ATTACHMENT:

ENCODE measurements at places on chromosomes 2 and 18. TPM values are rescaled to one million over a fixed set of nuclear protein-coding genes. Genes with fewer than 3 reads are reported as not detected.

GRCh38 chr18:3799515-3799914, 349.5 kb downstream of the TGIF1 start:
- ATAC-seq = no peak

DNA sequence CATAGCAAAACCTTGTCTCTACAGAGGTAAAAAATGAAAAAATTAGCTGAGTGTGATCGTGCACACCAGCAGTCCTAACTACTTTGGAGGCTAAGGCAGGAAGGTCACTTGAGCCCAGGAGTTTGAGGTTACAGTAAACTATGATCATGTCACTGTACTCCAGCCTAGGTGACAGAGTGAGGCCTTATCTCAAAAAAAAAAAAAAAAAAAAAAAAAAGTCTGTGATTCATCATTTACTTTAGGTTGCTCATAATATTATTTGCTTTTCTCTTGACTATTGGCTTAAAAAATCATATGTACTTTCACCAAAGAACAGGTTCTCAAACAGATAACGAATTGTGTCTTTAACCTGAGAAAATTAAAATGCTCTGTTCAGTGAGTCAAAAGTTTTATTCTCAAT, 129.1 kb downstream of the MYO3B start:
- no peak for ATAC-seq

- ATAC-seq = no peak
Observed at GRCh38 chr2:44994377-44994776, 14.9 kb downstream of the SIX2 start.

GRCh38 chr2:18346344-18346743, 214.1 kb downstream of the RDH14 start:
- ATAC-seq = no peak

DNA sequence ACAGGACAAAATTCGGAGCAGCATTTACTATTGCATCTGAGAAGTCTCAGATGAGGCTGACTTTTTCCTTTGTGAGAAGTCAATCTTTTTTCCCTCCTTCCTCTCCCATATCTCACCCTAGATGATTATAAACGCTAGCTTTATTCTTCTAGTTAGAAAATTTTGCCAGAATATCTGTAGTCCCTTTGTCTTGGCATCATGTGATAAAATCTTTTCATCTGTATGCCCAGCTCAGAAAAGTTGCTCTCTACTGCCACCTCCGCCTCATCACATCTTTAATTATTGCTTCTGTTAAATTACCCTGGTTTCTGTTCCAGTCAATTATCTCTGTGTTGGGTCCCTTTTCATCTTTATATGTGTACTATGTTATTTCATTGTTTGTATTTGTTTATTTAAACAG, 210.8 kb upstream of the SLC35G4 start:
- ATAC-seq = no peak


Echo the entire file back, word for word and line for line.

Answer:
ENCODE measurements at places on chromosomes 2 and 18. TPM values are rescaled to one million over a fixed set of nuclear protein-coding genes. Genes with fewer than 3 reads are reported as not detected.

GRCh38 chr18:3799515-3799914, 349.5 kb downstream of the TGIF1 start:
- ATAC-seq = no peak

DNA sequence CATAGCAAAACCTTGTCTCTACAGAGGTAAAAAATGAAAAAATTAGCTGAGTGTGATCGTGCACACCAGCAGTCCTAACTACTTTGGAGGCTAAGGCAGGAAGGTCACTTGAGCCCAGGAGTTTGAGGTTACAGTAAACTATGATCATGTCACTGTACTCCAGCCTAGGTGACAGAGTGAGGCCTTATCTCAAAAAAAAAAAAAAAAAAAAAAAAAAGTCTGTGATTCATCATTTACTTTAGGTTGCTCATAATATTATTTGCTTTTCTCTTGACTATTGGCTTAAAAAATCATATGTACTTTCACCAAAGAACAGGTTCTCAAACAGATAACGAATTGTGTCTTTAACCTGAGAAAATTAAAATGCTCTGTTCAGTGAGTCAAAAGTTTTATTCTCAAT, 129.1 kb downstream of the MYO3B start:
- no peak for ATAC-seq

- ATAC-seq = no peak
Observed at GRCh38 chr2:44994377-44994776, 14.9 kb downstream of the SIX2 start.

GRCh38 chr2:18346344-18346743, 214.1 kb downstream of the RDH14 start:
- ATAC-seq = no peak

DNA sequence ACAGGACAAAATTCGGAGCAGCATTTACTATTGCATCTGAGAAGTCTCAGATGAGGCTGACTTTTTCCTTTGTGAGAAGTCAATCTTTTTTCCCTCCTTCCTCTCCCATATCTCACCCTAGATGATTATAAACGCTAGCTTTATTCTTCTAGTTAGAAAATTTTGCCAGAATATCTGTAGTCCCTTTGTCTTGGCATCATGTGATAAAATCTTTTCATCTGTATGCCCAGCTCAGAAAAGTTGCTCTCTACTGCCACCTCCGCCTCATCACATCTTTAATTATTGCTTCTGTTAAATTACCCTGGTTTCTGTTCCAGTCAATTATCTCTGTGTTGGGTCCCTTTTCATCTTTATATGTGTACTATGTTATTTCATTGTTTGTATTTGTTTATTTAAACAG, 210.8 kb upstream of the SLC35G4 start:
- ATAC-seq = no peak